By Teresa Ambord
The NBA free agency period began hot and heavy on July 1, and for the NHL, it starts July 5. This means, once again, state income taxes are weighing in as these players negotiate for new contracts.
It's hard not to notice the wide swing between some states, like California with the nation's highest state tax rate of 13.3 percent compared to Florida and Texas, both of which have zero state income tax. Tennessee charges professional athletes (visitors or residents) a privilege tax – rather than a state income tax – of $2,500 per game for a maximum of three games per year (pursuant to the new NHL collective bargaining agreement, the legality and constitutionality of this tax is currently being challenged*). Minnesota, which has both NHL and NBA teams, just raised its top state income tax rate to 9.85 percent, which may cause free agents to look south as they make their picks.
When players are courted by teams from more than one state, the decision of which to choose can be complex. Naturally, the variables include a lot more than salary. There's the team itself, the coaches, the reputation, the geography, the climate, where family is located. More and more, it could be that free agents are also giving a lot of weight to what the state income tax situation is before signing a deal.
Of course, there's still the "jock tax," which is the tax some states charge pro athletes who travel to play, train, or otherwise do work for their respective sports team within a state's borders. The tax is calculated on the number of "duty days" a player is in a state, compared to the total days worked, multiplied by the salary.
Recent Months, Other Sports
Mike Wallace left the Pittsburgh Steelers for the Miami Dolphins, landing a five-year, $60 million contract. In the first two years, he's guaranteed $27 million and will save approximately $1.2 million by avoiding Pennsylvania and Pittsburgh taxes. Now with federal tax law limiting how much state income tax can be deducted on a federal return, a state's income tax rates may be a bigger part of the decision than ever.
called attention to the issue of state income tax earlier this year when he announced he might take his multimillions to Florida. With the combination of a federal tax hike and a California state income tax hike, the difference in his net income is starting to loom larger in his decisions. Tiger Woods left California years ago for the same reason, saying "I love California but I live in Florida." With the free agency season at hand, it looks like some NBA and NHL free agents may also be eyeballing state income tax as a strong consideration.
LeBron James and "The Decision"
NBA star LeBron James
may be the most remembered example of a free agency option. He created a publicity disaster for himself when he became a free agent and entertained offers from franchises other than his Cleveland Cavaliers. He was courted by half a dozen other teams, including four majors: Cleveland, the Chicago Bulls, the New York Knicks, and the Miami Heat. He agonized over "The Decision" (as it came to be known in the media) and in the end, chose Miami. "I'm taking my talents to the South Beach," he told the media. "It's going to give me the best opportunity to win and to win for multiple years."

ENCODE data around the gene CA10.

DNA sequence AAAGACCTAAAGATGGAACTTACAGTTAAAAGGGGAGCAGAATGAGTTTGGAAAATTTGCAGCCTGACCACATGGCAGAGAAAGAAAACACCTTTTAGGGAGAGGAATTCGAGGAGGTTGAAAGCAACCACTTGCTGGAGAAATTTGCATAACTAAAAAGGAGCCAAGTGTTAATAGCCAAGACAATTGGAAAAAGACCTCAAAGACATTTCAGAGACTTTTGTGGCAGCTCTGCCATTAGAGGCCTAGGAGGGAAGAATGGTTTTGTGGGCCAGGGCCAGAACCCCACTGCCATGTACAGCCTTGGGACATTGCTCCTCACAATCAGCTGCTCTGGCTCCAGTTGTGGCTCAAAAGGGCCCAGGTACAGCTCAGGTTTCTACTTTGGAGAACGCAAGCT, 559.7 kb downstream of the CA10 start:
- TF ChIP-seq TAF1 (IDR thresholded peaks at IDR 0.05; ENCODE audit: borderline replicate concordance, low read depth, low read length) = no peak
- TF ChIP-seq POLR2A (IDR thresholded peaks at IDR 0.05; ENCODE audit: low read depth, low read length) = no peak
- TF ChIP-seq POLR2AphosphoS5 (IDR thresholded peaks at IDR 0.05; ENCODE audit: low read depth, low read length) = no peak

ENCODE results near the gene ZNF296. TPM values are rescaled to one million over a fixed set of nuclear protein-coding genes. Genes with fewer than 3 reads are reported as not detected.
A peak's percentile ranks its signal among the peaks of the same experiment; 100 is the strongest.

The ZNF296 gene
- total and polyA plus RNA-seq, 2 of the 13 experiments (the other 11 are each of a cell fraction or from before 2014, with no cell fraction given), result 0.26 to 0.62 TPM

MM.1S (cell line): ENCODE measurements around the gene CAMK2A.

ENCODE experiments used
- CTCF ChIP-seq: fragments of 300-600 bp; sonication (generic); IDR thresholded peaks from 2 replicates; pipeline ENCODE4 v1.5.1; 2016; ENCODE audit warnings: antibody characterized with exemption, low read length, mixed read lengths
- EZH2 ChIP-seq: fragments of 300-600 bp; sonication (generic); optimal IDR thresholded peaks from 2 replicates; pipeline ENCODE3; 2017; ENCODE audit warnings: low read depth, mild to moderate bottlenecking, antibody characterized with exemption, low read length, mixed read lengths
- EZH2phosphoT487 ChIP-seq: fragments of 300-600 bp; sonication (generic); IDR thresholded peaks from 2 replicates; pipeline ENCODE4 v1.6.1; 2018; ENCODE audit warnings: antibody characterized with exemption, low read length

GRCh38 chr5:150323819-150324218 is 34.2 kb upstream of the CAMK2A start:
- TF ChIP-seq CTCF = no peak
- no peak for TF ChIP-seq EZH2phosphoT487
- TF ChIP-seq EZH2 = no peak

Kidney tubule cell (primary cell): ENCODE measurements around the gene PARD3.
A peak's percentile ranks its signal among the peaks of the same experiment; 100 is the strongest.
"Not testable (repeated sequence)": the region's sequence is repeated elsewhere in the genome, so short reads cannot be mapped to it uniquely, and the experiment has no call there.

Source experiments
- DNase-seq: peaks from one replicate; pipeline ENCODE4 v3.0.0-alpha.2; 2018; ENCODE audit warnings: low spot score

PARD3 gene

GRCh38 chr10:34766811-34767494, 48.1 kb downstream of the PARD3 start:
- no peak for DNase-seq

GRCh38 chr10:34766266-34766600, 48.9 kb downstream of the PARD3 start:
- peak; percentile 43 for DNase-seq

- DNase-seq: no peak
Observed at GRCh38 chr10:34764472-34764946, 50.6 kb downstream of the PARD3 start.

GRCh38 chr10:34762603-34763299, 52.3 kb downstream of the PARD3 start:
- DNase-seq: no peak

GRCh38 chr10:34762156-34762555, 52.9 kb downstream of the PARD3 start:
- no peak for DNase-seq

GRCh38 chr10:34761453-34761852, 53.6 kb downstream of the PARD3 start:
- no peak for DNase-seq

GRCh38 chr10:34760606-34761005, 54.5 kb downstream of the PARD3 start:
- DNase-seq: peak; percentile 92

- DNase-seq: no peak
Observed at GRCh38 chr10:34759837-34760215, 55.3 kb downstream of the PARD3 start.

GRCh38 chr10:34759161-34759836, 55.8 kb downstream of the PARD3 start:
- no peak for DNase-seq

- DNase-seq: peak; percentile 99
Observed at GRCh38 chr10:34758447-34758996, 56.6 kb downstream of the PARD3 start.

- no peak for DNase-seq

There's no way to know how much the state income tax question weighed in his decision. At first glance it appeared to be a no-brainer, since going to Miami meant taking a salary of up to $29 million less. Cleveland offered a six-year, $128 million contract, while Miami offered a five-year deal worth up to $99 million. The overall financial picture, however, looked much different. For a player like James, who also had the potential to earn tens of millions in endorsement income each year, salary may have been less of a factor than expected.
In 2010 when he made the decision to leave Cleveland, he left behind a state income tax rate of 6 percent in favor of Florida's no state income tax. Back then, he was also looking at many more millions in estimated earnings from endorsements. Today he expects to earn far more, tens of millions, in fact, in endorsements by the end of 2013. With figures like that, only a rube would not consider the tax picture.
Today's "Decision" could be Dwight Howard, another NBA star being wooed by teams in states where the livin' is easy, at least in terms of state income tax. Read more about his story here
Do Millionaire Athletes Really Care about the State Tax Factor?
As more and more free agents strike deals, will the teams in Florida, Tennessee, Texas, and Washington have an automatic advantage based on no state income tax? It's hard to say because again, there are many facets to the decision. CPA Robert A. Raiola - who heads the Sports & Entertainment Group for the New Jersey-based accounting firm of Fazio, Mannuzza, Roche, Tankel, LaPilusa, LLC
- says yes, a state's income tax situation may now weigh into the decision when a free agent looks for a new team.
"State income taxes may not be the number one factor, but certainly, it's part of the equation," Raiola said.
When it comes down to the negotiations table, you can bet the agents from no state income tax teams are going to whip out the numbers, that is, the net income spreadsheets that will dazzle even the most team-loyal players.
"The decision of which team to play for is complex, and money is just one factor," said Raiola. "But looking at the net income between two states, for example, California with state income tax and Florida without, the difference is significant. That leaves us wondering, just how much more would a California team have to pay to make their offer as attractive as an offer from a Florida team?"